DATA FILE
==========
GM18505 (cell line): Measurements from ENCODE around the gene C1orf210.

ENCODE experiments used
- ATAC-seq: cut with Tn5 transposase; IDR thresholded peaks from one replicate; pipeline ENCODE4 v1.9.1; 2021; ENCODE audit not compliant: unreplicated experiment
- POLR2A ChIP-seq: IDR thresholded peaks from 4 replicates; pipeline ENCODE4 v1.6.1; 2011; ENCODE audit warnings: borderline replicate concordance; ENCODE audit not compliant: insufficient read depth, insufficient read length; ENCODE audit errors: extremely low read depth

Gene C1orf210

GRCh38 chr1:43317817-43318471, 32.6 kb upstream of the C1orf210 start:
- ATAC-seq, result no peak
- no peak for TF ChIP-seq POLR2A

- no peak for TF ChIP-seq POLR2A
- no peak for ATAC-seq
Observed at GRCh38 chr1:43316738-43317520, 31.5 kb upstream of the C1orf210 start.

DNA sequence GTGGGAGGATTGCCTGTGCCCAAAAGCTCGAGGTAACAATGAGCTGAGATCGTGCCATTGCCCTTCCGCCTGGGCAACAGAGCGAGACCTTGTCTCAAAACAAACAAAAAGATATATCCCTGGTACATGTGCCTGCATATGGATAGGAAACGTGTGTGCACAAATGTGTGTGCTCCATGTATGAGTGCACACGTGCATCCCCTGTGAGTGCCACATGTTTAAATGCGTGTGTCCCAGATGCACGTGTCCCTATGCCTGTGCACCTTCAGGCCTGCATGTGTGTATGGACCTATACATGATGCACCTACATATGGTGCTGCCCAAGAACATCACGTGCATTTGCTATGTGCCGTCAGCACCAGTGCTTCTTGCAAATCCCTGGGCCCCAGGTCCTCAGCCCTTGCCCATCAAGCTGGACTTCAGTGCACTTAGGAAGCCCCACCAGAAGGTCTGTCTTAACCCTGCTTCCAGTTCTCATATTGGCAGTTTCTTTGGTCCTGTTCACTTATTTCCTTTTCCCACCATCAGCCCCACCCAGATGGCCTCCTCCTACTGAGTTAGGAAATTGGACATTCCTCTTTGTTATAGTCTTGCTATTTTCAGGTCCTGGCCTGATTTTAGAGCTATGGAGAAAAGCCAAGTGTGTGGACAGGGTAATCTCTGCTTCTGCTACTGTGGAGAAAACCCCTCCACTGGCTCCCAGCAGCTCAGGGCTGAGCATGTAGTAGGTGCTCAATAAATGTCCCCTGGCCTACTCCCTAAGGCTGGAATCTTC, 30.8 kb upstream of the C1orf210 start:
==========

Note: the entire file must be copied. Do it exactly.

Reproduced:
GM18505 (cell line): Measurements from ENCODE around the gene C1orf210.

ENCODE experiments used
- ATAC-seq: cut with Tn5 transposase; IDR thresholded peaks from one replicate; pipeline ENCODE4 v1.9.1; 2021; ENCODE audit not compliant: unreplicated experiment
- POLR2A ChIP-seq: IDR thresholded peaks from 4 replicates; pipeline ENCODE4 v1.6.1; 2011; ENCODE audit warnings: borderline replicate concordance; ENCODE audit not compliant: insufficient read depth, insufficient read length; ENCODE audit errors: extremely low read depth

Gene C1orf210

GRCh38 chr1:43317817-43318471, 32.6 kb upstream of the C1orf210 start:
- ATAC-seq, result no peak
- no peak for TF ChIP-seq POLR2A

- no peak for TF ChIP-seq POLR2A
- no peak for ATAC-seq
Observed at GRCh38 chr1:43316738-43317520, 31.5 kb upstream of the C1orf210 start.

DNA sequence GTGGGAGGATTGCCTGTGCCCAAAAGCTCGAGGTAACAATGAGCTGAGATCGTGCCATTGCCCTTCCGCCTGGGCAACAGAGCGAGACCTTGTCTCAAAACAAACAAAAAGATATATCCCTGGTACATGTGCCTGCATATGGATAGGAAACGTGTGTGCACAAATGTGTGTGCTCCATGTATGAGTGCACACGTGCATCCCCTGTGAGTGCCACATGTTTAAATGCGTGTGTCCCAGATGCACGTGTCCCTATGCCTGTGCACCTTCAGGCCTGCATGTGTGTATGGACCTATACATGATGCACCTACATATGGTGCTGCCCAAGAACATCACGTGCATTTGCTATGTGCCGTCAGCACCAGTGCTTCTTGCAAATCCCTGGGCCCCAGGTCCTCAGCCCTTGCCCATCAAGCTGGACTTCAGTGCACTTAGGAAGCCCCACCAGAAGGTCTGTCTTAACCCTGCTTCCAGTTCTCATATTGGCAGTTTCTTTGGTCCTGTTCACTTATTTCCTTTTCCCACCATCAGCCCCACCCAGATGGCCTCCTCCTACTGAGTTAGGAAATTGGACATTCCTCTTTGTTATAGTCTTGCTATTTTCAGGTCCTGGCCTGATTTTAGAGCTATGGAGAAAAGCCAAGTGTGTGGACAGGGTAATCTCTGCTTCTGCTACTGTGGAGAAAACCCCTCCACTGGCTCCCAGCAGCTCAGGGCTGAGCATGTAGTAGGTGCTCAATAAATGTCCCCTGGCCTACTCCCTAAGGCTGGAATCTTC, 30.8 kb upstream of the C1orf210 start: